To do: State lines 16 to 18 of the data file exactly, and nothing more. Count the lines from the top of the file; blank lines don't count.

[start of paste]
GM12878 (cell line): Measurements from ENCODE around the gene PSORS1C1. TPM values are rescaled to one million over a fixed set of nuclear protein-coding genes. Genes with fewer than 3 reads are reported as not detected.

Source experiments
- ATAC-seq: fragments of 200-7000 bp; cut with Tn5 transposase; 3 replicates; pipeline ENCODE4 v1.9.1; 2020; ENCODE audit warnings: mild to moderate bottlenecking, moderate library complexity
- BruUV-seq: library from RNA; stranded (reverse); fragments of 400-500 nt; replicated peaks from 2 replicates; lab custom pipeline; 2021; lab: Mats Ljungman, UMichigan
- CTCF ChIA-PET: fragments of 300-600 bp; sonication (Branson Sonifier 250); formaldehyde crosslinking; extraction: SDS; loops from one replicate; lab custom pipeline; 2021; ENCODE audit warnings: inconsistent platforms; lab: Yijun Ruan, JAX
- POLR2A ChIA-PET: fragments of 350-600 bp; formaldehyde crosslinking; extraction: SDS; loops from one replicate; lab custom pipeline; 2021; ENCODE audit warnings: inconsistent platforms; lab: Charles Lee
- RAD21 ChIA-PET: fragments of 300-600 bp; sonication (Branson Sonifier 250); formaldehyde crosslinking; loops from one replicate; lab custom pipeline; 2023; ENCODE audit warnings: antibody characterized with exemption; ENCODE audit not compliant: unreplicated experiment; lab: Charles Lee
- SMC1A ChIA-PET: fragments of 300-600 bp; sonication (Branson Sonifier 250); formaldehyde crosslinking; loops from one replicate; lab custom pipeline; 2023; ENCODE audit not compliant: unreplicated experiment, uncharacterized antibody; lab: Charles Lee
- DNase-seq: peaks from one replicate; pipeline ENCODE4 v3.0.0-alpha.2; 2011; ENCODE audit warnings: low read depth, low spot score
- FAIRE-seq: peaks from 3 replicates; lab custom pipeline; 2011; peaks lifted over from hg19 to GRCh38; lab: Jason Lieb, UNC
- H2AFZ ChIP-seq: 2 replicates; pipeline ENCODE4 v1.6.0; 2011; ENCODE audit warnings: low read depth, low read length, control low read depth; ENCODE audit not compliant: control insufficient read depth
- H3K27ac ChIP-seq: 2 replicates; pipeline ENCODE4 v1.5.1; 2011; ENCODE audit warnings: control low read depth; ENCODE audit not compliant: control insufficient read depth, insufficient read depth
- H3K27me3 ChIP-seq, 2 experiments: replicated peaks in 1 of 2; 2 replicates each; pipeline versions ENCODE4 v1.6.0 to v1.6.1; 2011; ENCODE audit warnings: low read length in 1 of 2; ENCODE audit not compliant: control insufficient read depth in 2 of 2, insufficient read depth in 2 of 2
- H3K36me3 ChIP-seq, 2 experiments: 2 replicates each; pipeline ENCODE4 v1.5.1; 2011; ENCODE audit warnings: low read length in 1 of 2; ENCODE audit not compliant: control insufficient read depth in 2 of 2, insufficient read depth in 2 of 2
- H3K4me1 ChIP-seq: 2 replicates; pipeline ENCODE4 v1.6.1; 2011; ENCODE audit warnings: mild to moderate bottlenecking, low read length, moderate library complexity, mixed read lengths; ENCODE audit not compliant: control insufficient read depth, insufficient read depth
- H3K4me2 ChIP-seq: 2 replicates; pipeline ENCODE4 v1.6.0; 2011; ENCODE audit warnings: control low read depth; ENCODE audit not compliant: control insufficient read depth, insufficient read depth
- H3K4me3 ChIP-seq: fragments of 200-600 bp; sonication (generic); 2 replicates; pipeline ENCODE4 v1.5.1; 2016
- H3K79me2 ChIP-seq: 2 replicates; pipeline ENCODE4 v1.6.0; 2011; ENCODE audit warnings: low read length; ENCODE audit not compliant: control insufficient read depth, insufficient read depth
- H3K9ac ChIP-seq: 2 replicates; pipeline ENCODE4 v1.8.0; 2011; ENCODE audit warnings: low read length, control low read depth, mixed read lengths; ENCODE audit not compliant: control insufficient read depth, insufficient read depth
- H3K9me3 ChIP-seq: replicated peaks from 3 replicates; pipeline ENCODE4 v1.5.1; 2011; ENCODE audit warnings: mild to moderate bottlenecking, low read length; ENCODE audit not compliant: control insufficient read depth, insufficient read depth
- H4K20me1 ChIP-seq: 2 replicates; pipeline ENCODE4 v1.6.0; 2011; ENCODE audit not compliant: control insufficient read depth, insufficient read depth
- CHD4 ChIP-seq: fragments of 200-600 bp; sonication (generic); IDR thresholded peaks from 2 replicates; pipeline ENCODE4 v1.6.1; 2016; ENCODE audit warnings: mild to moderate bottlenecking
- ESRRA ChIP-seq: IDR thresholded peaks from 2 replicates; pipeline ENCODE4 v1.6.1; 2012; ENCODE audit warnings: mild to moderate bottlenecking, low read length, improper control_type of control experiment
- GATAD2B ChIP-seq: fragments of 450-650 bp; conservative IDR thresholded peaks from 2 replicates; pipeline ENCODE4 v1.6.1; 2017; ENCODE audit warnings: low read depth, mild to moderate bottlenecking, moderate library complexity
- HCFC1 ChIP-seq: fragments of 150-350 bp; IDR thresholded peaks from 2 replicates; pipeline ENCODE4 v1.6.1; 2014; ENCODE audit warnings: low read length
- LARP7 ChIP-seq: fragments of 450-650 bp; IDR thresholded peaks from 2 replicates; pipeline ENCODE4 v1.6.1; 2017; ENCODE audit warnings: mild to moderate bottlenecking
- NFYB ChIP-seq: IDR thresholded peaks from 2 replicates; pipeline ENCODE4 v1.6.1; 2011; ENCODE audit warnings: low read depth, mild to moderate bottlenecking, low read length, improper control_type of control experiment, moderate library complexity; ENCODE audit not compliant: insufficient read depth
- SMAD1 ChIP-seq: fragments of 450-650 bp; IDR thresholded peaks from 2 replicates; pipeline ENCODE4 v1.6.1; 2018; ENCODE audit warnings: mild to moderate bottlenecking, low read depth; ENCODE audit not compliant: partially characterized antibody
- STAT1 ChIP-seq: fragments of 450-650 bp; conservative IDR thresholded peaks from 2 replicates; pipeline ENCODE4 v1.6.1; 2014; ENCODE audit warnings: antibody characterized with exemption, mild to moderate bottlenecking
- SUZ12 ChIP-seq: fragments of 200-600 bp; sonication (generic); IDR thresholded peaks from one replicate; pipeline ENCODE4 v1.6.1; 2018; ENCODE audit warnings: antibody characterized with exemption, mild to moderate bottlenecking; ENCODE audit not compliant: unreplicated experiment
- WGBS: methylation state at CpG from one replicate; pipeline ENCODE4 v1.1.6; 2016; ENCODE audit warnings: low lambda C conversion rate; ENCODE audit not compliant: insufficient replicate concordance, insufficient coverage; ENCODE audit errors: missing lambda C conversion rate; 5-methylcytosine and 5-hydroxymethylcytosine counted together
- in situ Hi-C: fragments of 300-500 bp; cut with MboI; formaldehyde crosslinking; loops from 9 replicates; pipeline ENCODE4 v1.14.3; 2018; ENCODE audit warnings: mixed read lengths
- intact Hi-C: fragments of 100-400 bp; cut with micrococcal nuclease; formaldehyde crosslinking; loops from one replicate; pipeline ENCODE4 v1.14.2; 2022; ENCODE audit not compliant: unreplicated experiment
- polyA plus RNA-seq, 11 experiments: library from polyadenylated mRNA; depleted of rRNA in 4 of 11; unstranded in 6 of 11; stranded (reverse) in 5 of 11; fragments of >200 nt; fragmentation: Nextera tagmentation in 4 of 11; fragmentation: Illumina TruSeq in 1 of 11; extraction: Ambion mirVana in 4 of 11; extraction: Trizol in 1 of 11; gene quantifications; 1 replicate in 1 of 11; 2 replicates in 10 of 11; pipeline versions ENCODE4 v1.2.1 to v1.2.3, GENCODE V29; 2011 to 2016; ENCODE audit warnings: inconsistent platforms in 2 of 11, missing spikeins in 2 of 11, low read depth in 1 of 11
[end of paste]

- H3K4me2 ChIP-seq: 2 replicates; pipeline ENCODE4 v1.6.0; 2011; ENCODE audit warnings: control low read depth; ENCODE audit not compliant: control insufficient read depth, insufficient read depth
- H3K4me3 ChIP-seq: fragments of 200-600 bp; sonication (generic); 2 replicates; pipeline ENCODE4 v1.5.1; 2016
- H3K79me2 ChIP-seq: 2 replicates; pipeline ENCODE4 v1.6.0; 2011; ENCODE audit warnings: low read length; ENCODE audit not compliant: control insufficient read depth, insufficient read depth